“If you know anybody who doesn’t have to live somewhere, doesn’t eat any food and doesn’t use energy, then inflation is maybe not a particular problem.”

“But come on.”

Also on Tuesday, Atlanta Fed President Raphael Bostic said the factors that have pushed inflation higher “will not be brief.”

end quotes

And of course, that implicates the lack of credibility of Joe Biden himself on the subject of inflation, which takes us the Reuters article “Fed lays out plan to reduce bond purchases, flags inflation worries” by Ann Saphir, Jonnelle Marte and Lindsay Dunsmuir on October 13, 2021, as follows:

In a change from readouts of Fed meetings over the summer, policymakers were no longer described as “generally” expecting inflation pressures to ease as transitory factors “dissipated.”

Instead, the minutes suggested there were intensifying worries within the Fed over inflation, with “most” policymakers now seeing upside risks, and “some” concerned about elevated inflation feeding through to inflation expectations or more broadly into prices.

end quotes

Which takes us to another Reuters article entitled “Higher inflation squeezing U.S. consumers as food prices, rents accelerate” by Lucia Mutikani on October 13, 2021, to wit:

WASHINGTON, Oct 13 (Reuters) – U.S. consumer prices increased solidly in September as Americans paid more for food, rent and a range of other goods, putting pressure on the Biden administration to urgently resolve strained supply chains, which are hampering economic growth.

“Inflation is no longer ‘transitory,'” said Sung Won Sohn, professor of finance and economics at Loyola Marymount University in Los Angeles.

“Supply-chain bottlenecks are getting worse.”

“The logjam is unlikely to ease anytime soon despite the latest intervention by the White House.”

end quotes

WHOA!

Hey, wait a minute!

I thought Joe Biden and Peter Buttigieg had that all worked out and fixed!

Which takes us to a Reuters story entitled “White House asks U.S. oil-and-gas companies to help lower fuel costs -sources” by Jarrett Renshaw on October 13, 2021, as follows:

(Reuters) -The White House has been speaking with U.S. oil and gas producers in recent days about helping to bring down rising fuel costs, according to two sources familiar with the matter.

“We are closely monitoring the cost of oil and the cost of gas Americans are paying at the pump.”

“And we are using every tool at our disposal to address anti-competitive practices in U.S. and global energy markets to ensure reliable and stable energy markets,” a White House official said.

The U.S. Energy Department said on Wednesday that household heating costs are expected to rise dramatically this winter for all fuels, but particularly for heating oil and propane.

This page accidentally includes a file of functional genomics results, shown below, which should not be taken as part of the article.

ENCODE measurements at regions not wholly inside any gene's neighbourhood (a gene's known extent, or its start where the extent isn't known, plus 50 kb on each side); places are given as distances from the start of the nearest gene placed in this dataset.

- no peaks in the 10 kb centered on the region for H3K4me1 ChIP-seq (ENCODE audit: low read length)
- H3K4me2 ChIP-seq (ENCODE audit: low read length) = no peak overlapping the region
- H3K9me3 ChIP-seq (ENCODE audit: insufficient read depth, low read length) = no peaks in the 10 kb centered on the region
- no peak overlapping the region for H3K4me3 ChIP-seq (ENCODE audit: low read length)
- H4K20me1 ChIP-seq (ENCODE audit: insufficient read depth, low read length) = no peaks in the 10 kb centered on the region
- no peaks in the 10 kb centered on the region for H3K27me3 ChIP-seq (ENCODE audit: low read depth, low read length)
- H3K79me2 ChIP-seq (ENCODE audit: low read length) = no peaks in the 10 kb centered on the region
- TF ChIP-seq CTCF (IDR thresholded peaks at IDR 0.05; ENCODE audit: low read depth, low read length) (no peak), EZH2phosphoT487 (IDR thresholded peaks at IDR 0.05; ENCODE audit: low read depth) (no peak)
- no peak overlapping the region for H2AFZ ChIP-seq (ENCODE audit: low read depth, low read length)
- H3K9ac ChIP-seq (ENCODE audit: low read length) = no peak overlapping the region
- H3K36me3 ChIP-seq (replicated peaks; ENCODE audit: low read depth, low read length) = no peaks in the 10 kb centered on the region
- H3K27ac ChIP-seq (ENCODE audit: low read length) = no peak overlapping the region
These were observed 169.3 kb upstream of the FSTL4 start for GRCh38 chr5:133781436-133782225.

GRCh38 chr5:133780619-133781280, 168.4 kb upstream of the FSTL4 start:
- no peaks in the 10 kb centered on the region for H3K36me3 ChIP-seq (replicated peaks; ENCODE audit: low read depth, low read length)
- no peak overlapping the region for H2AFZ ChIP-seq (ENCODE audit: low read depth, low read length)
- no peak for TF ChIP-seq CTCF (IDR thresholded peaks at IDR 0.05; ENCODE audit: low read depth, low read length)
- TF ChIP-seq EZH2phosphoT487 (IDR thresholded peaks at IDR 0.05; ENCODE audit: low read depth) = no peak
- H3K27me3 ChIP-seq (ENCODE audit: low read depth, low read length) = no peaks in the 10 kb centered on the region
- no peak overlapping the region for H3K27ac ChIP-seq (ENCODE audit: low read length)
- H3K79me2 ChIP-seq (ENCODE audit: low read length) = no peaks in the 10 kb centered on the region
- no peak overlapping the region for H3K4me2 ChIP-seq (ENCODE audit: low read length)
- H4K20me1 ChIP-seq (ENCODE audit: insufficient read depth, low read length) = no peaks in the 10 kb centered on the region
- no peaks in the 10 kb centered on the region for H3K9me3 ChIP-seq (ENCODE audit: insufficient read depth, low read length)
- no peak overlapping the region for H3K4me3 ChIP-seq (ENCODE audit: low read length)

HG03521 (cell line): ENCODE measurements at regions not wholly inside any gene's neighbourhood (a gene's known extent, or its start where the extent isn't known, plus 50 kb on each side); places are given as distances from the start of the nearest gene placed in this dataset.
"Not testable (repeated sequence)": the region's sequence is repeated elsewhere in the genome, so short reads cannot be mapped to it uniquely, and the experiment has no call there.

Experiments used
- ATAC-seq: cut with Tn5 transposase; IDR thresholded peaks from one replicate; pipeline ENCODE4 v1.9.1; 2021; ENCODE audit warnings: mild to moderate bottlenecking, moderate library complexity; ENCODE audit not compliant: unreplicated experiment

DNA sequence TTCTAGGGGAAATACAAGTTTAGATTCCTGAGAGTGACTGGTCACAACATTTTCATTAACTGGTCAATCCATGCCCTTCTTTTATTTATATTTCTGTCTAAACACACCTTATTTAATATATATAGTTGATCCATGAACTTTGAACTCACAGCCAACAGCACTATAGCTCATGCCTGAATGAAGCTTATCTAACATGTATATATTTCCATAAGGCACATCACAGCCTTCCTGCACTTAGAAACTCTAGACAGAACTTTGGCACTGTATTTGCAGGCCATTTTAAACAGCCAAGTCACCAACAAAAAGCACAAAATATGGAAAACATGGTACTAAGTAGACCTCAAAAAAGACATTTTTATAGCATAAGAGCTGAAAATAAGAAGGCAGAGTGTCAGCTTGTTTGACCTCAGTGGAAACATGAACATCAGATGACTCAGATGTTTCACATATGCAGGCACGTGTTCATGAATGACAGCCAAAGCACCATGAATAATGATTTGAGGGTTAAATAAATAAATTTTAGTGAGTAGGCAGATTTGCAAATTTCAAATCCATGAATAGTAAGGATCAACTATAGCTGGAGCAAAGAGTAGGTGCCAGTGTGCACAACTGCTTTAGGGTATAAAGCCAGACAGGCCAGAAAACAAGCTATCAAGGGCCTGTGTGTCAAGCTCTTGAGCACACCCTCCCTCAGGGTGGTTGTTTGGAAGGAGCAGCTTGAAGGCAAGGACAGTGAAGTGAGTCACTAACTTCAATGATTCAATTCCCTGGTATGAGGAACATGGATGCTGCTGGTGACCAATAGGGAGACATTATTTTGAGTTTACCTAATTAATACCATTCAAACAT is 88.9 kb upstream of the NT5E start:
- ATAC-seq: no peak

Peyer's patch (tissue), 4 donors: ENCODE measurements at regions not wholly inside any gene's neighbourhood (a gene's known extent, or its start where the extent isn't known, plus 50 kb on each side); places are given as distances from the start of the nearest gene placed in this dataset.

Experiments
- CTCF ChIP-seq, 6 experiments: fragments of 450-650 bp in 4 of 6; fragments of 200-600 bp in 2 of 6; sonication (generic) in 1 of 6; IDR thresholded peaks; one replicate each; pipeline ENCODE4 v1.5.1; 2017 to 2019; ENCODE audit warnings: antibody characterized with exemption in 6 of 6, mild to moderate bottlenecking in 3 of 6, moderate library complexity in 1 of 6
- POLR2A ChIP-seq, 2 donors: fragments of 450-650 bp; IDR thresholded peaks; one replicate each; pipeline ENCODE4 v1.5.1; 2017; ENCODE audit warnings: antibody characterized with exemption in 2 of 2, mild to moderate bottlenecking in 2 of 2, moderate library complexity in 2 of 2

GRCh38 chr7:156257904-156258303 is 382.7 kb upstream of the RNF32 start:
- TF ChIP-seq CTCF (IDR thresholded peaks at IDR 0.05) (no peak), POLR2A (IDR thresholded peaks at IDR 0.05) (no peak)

Any call by the White House for an increase in U.S. production is likely to fall on deaf ears, according to one oil executive, who did not want to be identified criticizing the approach.

The industry has also been unhappy with some of President Joe Biden’s earlier actions, including a temporary drilling halt on federal lands, that they see as an attack on the industry.

“By pursuing policies that restrict supply and make it harder to produce oil and natural gas here in America, Americans will have to pay more for their energy,” said Anne Bradbury, chief executive officer at the American Exploration and Production Council, which lobbies for independent oil-and-gas producers.

end quotes

And as they say in the media biz, that’s the news, folks!

MORAL OF THE STORY: buy that loaf of bread now while you can still afford it!

http://www.capecharlesmirror.com/news/w ... ent-445667
thelivyjr
Site Admin
Posts: 39961
Joined: Thu Aug 30, 2018 1:40 p

Re: THE FEDERAL RESERVE

Post by thelivyjr »

REUTERS

"Fed's Waller: 'More aggressive' response may be needed if inflation stays high"


By Howard Schneider, Ann Saphir

OCTOBER 19, 2021

WASHINGTON (Reuters) - If inflation keeps rising at its current pace in coming months rather that subsiding as expected, Federal Reserve policymakers may need to adopt “a more aggressive policy response” next year, Fed Governor Christopher Waller said on Tuesday.

For now, Waller said in remarks to the Stanford Institute for Economic Policy Research, he continues to believes the economy has seen the worst of the most recent coronavirus wave, that labor and other supply shortages will ease over time and that “the escalation of inflation will be transitory,” with price increases moving back to the Fed’s 2% goal next year.

That would mean any increase to the Fed’s key policy interest rate from its current near-zero level “is still some time off,” he said, a view in synch with most of his colleagues.

The Fed’s most recent “dot plot” depicting policymakers’ rate-hike expectations show about half seeing the Fed lifting rates by the end of next year, with the other half expecting liftoff by the end of 2023.

A longer wait on raising rates could give the economy more time to achieve full employment, the other leg of the Fed’s dual mandate.

But Waller said he feels the risks are shifting, and he is now “greatly concerned” the current fast rise in prices may continue.

Reporting by Howard Schneider and Ann Saphir; Editing by Andrea Ricci and Peter Cooney

https://www.reuters.com/article/usa-fed ... SKBN2H92BX
thelivyjr
Site Admin
Posts: 39961
Joined: Thu Aug 30, 2018 1:40 p

Re: THE FEDERAL RESERVE

Post by thelivyjr »

REUTERS

"Fed's Bowman says we may see inflation lasting longer than expected"


By Reuters Staff

OCTOBER 19, 2021